2014 Cantina Terlan "Vorberg" Pinot Bianco Alto Adige Riserva

SKU #1291610 94 points Vinous

 Bright, dark golden-yellow color. Very intense aromas of ripe yellow apple, pear, chamomile and white flowers. Rich, dense and juicy, with orchard fruit and botanical herb flavors complicated by a savory element. Finishes long and almost creamy (despite 6.4 grams per liter of total acidity, expressed as tartaric), with hints of lime and custard cream. Undoubtedly, this rather richly styled Vorberg will remind many drinkers of a wine made from Chardonnay. This vintage is especially successful in the context of the very difficult growing season, which was marred by low temperatures and copious rainfall through most of the summer (a sunny September helped save the harvest). (ID)  (1/2017)

92 points Wine Enthusiast

 Fragrant and delicious, this elegant wine offers enticing scents of green apple, ripe pear and Mediterranean herb. The aromas carry over to the radiant palate along with creamy pear and a stony mineral note. Crisp acidity gives it a clean, racy finish.  (4/2017)

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Price: $35.99
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Staff Image By: Mike Parres | K&L Staff Member | Review Date: 11/25/2017 | Send Email
This is from a hillside in the town of Terlano in the Alto Adige where the soil is sandy, gravely and calcareous. A great place to plant grapes? This is what makes this so unique and the wines of this region unique as well. This Pinot Bianco is full-bodied, delicately fragrant and mildly floral, ripe honeydew melon and bartlett pear and lots of minerality balanced with acidity this can keep very easily over the next 5 years. A Great wine to serve for the winter holidays

Staff Image By: Greg St. Clair | K&L Staff Member | Review Date: 8/28/2017 | Send Email
I’ll never forget my first visit to Vorberg, in German it basically means in front of the mountain, it is a vineyard that is seemingly applied to the steep face of the mountain. I put my hands in the soil to smell what it was like, intensely salty, how intense? I couldn’t get the smell off my hands for two days! This is the home of Vorberg one of the Alto Adige’s greatest white wines, they last an incredibly long time, I’ve had them back into the 1950’s. The nose is mineral driven then layers of ripe pear, fruit blossom and hints of bergamot. On the palate the wine has incredible intensity and weight, yet the richness of the wine balances the high acidity to the point it seems smooth. Long and intense finish, try it with Lobster or Halibut.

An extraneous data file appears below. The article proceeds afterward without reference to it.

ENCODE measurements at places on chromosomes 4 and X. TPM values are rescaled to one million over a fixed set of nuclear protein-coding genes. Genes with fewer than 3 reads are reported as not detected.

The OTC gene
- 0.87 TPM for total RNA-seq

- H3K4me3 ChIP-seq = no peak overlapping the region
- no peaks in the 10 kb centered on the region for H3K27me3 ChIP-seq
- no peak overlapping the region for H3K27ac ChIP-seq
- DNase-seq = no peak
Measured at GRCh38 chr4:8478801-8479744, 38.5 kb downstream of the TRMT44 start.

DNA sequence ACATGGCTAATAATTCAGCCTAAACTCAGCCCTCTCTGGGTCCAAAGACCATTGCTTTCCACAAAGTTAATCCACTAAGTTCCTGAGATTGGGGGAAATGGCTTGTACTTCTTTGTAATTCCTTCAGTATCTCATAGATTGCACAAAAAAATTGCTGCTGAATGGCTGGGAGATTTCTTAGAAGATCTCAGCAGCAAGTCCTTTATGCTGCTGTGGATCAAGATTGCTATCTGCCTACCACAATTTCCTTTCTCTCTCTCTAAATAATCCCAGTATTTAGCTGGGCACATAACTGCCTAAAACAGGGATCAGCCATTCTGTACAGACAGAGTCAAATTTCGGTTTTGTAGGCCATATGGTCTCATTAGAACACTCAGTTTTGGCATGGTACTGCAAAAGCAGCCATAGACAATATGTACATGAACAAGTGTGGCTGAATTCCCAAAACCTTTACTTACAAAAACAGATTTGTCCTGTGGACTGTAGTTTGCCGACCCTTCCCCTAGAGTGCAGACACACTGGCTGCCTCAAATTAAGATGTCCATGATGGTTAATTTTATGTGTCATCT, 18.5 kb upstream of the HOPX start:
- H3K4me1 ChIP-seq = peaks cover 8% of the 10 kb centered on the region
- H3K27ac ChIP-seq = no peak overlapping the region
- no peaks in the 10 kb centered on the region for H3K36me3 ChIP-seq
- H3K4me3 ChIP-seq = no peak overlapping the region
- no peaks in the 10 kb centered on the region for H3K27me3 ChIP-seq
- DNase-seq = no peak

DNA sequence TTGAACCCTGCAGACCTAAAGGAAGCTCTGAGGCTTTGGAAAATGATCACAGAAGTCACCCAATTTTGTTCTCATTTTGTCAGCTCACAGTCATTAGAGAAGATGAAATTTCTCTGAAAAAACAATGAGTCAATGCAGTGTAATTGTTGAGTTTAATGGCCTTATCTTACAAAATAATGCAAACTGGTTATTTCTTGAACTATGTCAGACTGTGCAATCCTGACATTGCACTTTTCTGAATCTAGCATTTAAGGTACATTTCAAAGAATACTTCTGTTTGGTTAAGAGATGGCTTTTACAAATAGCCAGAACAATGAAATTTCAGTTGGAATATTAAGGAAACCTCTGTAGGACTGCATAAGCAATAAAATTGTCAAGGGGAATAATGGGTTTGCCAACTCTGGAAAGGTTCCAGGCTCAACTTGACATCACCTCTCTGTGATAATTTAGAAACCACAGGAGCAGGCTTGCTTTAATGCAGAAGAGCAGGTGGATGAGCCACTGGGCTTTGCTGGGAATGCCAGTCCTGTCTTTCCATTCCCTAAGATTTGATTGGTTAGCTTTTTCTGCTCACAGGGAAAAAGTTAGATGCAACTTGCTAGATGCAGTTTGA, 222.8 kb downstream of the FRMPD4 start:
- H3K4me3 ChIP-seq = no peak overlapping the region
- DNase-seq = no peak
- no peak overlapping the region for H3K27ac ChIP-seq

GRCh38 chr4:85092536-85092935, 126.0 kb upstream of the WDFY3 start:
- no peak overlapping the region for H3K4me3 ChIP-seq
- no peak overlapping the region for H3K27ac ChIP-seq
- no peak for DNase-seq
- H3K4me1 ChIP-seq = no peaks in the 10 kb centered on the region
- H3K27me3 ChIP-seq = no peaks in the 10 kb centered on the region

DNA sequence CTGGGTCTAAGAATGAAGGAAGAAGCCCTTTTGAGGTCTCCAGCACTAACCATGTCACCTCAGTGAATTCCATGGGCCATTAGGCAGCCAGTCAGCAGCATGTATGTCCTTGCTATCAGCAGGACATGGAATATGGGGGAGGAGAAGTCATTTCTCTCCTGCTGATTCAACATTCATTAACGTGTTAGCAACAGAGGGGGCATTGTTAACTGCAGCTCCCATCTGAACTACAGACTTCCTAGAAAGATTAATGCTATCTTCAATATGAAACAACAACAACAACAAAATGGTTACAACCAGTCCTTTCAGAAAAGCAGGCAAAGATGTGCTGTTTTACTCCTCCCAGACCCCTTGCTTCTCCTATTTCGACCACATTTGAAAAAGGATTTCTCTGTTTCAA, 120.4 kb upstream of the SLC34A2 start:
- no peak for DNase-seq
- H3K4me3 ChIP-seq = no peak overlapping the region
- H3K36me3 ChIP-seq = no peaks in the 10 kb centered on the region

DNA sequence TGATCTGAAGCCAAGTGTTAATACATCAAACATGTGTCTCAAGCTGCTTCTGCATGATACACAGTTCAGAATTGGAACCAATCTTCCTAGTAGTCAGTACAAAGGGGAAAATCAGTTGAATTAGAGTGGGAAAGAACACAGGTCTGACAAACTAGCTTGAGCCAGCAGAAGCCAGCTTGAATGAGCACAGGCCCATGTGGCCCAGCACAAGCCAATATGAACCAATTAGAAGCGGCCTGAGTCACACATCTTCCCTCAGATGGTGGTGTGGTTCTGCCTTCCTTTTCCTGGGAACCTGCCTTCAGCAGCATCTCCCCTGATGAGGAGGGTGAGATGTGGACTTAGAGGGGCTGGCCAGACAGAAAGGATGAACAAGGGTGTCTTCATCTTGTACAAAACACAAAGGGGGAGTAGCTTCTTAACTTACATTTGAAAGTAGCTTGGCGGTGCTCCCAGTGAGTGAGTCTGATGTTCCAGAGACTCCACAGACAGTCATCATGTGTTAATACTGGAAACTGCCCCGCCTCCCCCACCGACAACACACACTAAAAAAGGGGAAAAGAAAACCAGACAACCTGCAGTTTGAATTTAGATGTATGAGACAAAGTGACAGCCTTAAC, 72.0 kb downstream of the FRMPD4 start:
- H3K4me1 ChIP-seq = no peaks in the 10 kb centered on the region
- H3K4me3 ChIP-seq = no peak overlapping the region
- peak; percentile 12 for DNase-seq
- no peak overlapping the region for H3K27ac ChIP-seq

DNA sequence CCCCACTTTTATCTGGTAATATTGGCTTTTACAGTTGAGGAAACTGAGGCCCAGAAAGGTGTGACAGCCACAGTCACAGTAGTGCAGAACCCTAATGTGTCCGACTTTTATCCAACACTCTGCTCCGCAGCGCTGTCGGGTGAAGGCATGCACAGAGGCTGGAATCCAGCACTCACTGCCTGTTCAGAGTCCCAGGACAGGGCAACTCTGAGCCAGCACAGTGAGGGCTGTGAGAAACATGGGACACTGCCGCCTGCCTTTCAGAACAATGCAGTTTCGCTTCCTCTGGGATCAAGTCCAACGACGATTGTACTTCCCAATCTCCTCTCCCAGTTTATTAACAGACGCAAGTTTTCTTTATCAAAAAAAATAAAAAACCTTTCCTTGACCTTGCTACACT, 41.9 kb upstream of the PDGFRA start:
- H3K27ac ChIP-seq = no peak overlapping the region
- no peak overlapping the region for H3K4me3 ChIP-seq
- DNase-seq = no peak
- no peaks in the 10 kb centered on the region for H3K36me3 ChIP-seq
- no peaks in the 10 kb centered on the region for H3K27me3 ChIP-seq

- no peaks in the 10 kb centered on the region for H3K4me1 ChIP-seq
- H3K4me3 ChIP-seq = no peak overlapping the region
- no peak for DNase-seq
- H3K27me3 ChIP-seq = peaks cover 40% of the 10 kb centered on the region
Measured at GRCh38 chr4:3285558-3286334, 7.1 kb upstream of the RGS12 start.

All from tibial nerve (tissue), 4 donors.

Drink from 2017 to 2034

Staff Image By: Rachel Vogel | K&L Staff Member | Review Date: 3/29/2017 | Send Email
I love a good age-worthy white wine and this Terlan Pinot Bianco is just that. The depth and texture of the wine reminds me of a premier cru Bourgogne blanc, making it a wonderful wine to enjoy now, the high elevation of the vineyard site adds acidity making it cellar-friendly. If enjoying now you will find a light aromatics that lead into a beautiful floral and full bodied wine. It is elegant and not overreaching. Stunning from start to finish.

Additional Information:


Pinot Blanc

- Also known as Pinot Bianco in Italy and Weissburgunder in Germany and Austria, Pinot Blanc is thought to be a mutation of Pinot Gris (which is said to be a lighter mutation of Pinot Noir). While the varietal's roots are Burgundian (it was frequently confused with Chardonnay throughout history) it is rare there these days, instead finding its best iterations in France's Alsace, Germany's Pfalz and Baden, Austria's Wachau and in Italy's Trentino-Alto Adige, Veneto, Friuli and Lombardy winegrowing regions. It produces full-bodied whites with relatively high acidity, yeasty citrus and appley aromas and flavors and hints of spice. Aged Pinot Blancs take on lovely honeyed tones.


- Once named Enotria for its abundant vineyards, Italy (thanks to the ancient Greeks and Romans) has had an enormous impact on the wine world. From the shores of Italy, the Romans brought grapes and their winemaking techniques to North Africa, Spain and Portugal, Germany, France, the Danube Valley, the Middle East and even England. Modern Italy, which didn't actually exist as a country until the 1870s, once produced mainly simple, everyday wine. It wasn't until the 1970s that Italy began the change toward quality. The 1980s showed incredible efforts and a lot of experimentation. The 1990s marked the real jump in consistent quality, including excellence in many Region that had been indistinct for ages. The entire Italian peninsula is seeing a winemaking revolution and is now one of the most exciting wine Region in the world.

Trentino-Alto Adige

Alcohol Content (%): 13.5